This season, we’re taking a look at how the states influence and shape America’s politics and policy. The stories, the elections, the policies, the political ecosystems, the people of these places are what drives the national narrative. And so, this season, “The State of the States” will take us to some of the most interesting and divided places in […]
While almost all judgments from the Supreme Court are based on some kind of existing law, there are a small number which are not. Instead justices use public opinion, religious texts, and their own personal beliefs to justify their decisions. In new research, Chris Bonneau, Jarrod Kelly, Kira Pronin, Shane Redman and Matt Zarit examine whether such ‘extralegal’ decisions […]
Despite a variety of ballot measures and some expensive races, the midterms were relatively quiet for judicial elections.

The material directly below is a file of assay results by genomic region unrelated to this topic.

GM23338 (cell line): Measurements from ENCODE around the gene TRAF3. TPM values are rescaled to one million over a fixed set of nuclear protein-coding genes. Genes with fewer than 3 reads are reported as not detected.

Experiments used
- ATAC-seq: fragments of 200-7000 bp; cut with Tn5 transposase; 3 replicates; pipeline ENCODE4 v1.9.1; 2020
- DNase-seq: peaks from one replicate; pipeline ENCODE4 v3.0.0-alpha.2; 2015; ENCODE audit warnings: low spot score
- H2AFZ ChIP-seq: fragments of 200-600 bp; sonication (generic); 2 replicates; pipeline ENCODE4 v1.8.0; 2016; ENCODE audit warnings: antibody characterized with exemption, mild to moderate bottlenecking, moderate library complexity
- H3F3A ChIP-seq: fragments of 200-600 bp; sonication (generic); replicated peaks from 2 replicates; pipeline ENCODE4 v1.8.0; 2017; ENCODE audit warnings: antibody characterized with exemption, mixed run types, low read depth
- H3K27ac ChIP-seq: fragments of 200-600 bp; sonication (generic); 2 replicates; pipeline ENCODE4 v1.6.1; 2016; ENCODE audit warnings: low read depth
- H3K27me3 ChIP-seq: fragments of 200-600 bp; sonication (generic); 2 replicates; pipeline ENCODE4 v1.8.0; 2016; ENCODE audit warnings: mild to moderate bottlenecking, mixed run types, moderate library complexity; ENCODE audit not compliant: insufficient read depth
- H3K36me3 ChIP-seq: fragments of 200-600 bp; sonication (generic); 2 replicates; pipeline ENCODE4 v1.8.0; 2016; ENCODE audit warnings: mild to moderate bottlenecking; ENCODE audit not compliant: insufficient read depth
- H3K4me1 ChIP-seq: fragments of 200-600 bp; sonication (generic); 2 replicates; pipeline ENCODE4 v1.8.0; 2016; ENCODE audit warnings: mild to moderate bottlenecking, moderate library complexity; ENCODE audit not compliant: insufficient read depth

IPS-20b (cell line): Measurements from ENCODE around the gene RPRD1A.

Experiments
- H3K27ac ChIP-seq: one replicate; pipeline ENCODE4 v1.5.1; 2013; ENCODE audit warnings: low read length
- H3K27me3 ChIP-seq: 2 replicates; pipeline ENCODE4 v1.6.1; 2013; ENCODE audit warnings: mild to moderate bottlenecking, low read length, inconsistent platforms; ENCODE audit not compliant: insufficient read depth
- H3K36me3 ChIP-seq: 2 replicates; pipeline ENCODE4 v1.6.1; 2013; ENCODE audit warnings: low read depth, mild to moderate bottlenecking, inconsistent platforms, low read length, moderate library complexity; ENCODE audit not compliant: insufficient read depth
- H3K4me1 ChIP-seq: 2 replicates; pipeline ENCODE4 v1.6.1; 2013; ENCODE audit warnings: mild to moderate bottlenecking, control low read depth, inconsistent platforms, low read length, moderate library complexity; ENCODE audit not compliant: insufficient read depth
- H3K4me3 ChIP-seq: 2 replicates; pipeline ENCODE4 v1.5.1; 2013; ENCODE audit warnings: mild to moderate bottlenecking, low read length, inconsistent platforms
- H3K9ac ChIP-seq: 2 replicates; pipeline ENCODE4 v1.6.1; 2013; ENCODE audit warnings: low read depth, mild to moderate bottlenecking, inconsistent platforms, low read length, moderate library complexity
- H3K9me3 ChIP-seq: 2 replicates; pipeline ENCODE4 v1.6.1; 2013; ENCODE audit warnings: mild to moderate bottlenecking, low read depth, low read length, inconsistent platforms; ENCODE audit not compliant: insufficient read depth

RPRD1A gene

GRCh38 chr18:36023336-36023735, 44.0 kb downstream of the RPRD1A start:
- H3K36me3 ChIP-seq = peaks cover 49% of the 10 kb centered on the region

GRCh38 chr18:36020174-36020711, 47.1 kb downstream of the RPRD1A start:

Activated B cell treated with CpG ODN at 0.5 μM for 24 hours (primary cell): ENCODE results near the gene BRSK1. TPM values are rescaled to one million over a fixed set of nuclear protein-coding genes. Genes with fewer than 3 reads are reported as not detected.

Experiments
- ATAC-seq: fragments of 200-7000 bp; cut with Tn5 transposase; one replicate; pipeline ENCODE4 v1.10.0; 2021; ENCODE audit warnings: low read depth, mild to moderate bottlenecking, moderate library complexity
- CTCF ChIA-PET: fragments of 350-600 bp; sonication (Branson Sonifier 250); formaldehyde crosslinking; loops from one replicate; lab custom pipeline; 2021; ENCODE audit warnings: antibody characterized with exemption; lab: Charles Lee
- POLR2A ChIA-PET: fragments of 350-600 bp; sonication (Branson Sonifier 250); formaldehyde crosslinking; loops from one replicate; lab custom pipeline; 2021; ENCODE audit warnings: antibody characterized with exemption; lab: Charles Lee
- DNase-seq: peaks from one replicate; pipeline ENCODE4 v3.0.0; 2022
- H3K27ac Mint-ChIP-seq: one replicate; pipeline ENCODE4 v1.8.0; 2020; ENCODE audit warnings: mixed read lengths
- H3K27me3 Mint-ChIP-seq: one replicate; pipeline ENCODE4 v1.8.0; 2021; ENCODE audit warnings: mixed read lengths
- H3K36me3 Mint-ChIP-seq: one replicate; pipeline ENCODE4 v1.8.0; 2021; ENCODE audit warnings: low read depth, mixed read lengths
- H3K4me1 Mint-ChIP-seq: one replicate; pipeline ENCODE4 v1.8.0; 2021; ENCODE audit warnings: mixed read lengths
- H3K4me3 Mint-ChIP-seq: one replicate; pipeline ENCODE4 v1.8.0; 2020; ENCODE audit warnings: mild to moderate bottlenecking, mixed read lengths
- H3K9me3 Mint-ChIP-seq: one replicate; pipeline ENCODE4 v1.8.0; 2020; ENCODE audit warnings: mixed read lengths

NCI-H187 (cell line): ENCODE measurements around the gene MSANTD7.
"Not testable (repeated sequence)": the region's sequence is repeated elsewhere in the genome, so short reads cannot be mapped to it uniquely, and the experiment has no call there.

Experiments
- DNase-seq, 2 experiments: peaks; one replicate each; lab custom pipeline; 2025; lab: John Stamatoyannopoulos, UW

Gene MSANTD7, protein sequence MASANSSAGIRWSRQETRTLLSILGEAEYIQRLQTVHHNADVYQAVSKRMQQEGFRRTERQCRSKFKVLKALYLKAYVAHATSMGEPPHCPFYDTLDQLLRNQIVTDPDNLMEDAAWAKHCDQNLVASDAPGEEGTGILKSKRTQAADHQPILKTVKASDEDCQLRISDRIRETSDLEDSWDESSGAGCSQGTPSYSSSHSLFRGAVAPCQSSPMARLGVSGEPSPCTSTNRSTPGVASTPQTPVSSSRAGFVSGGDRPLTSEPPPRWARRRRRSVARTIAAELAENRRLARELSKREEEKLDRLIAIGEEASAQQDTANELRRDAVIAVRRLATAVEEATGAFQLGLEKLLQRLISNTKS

While most commentators have been focused on the outcome of key Senate races in this year’s midterm elections, it is important to remember that many states were also electing judges for high courts as well this week. Chris W. Bonneau and Jeremy R. Johnson give an overview of the results including a million dollar race in North Carolina, ballot […]
Nonpartisan elections—in which candidates are not endorsed by a political party and their party affiliation does not appear on the ballot—have been criticized as depriving crucial information to voters, making it difficult for them to vote for candidates that represent their beliefs. Chris W. Bonneau and Damon M. Cann tested the impact of nonpartisan election conditions using both a laboratory […]
The ballot is one of the most fundamental implements of democracy – but can ballot design influence the outcome of an election? Chris W. Bonneau and Eric Loepp find that ballots that give voters the ability to vote for all candidates with the same party label (the straight-ticket voting option) in multiple elections may have major consequences for electoral participation, […]